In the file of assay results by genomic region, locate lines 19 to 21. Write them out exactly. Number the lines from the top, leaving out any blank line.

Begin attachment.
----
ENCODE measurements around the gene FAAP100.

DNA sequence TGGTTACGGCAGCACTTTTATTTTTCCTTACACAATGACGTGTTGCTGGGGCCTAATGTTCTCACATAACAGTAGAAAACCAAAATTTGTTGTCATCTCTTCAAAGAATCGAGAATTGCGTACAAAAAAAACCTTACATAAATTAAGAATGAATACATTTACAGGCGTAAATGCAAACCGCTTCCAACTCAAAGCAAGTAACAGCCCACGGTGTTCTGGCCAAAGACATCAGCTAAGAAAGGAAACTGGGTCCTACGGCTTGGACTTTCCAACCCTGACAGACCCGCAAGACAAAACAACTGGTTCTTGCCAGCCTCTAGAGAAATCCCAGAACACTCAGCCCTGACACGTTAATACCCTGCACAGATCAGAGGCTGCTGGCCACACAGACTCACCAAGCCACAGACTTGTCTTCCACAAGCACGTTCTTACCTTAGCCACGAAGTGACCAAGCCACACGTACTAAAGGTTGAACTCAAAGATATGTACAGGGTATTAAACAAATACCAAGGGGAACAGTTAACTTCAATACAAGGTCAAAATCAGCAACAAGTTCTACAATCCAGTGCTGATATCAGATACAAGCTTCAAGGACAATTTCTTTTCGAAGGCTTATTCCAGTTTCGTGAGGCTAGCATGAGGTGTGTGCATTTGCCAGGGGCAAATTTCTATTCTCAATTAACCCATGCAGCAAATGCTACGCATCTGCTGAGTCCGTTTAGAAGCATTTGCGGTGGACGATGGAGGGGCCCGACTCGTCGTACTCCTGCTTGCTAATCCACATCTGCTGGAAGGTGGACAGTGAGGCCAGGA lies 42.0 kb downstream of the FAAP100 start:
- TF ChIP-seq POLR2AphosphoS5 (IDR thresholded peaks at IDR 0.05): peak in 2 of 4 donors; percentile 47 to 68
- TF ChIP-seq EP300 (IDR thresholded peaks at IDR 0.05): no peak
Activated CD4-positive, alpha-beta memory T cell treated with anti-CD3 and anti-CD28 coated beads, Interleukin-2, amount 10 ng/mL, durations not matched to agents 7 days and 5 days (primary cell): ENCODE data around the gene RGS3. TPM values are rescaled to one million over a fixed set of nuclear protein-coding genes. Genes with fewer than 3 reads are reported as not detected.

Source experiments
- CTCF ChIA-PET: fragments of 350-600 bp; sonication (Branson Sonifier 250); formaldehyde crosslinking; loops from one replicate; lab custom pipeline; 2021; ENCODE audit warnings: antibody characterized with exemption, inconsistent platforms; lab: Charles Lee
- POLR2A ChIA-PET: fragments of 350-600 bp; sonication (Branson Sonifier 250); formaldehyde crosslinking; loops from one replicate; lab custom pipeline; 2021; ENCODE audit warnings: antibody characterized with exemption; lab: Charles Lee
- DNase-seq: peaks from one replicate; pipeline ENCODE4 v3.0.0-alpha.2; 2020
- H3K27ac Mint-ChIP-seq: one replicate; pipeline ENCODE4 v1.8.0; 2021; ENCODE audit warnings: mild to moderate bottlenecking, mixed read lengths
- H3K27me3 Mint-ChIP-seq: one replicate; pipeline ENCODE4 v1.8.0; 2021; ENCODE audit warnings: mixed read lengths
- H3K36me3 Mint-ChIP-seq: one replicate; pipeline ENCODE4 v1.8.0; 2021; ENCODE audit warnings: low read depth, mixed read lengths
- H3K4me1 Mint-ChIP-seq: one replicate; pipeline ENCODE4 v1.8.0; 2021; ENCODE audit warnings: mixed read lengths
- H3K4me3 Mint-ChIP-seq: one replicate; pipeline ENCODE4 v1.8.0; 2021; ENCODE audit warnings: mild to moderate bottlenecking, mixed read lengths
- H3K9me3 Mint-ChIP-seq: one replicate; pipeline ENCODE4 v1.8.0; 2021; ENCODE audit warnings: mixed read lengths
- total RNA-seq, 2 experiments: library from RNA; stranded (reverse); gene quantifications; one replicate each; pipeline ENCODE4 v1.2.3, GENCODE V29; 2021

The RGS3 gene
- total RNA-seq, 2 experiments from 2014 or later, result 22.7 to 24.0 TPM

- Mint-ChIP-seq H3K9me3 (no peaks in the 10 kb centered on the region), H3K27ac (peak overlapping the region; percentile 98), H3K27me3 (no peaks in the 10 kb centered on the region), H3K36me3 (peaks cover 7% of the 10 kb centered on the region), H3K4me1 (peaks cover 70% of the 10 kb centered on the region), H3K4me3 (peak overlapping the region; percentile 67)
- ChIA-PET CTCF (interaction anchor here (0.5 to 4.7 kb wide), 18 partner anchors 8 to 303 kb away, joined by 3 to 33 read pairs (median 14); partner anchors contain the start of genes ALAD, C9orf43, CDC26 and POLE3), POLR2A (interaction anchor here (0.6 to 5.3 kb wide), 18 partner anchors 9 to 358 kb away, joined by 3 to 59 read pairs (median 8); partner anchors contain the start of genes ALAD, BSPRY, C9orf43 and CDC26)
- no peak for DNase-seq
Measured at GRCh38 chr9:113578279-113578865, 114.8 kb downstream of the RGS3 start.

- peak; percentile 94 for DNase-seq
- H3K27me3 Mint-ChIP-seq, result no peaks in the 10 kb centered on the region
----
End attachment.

- Mint-ChIP-seq H3K9me3 (no peaks in the 10 kb centered on the region), H3K27ac (peak overlapping the region; percentile 98), H3K27me3 (no peaks in the 10 kb centered on the region), H3K36me3 (peaks cover 7% of the 10 kb centered on the region), H3K4me1 (peaks cover 70% of the 10 kb centered on the region), H3K4me3 (peak overlapping the region; percentile 67)
- ChIA-PET CTCF (interaction anchor here (0.5 to 4.7 kb wide), 18 partner anchors 8 to 303 kb away, joined by 3 to 33 read pairs (median 14); partner anchors contain the start of genes ALAD, C9orf43, CDC26 and POLE3), POLR2A (interaction anchor here (0.6 to 5.3 kb wide), 18 partner anchors 9 to 358 kb away, joined by 3 to 59 read pairs (median 8); partner anchors contain the start of genes ALAD, BSPRY, C9orf43 and CDC26)
- no peak for DNase-seq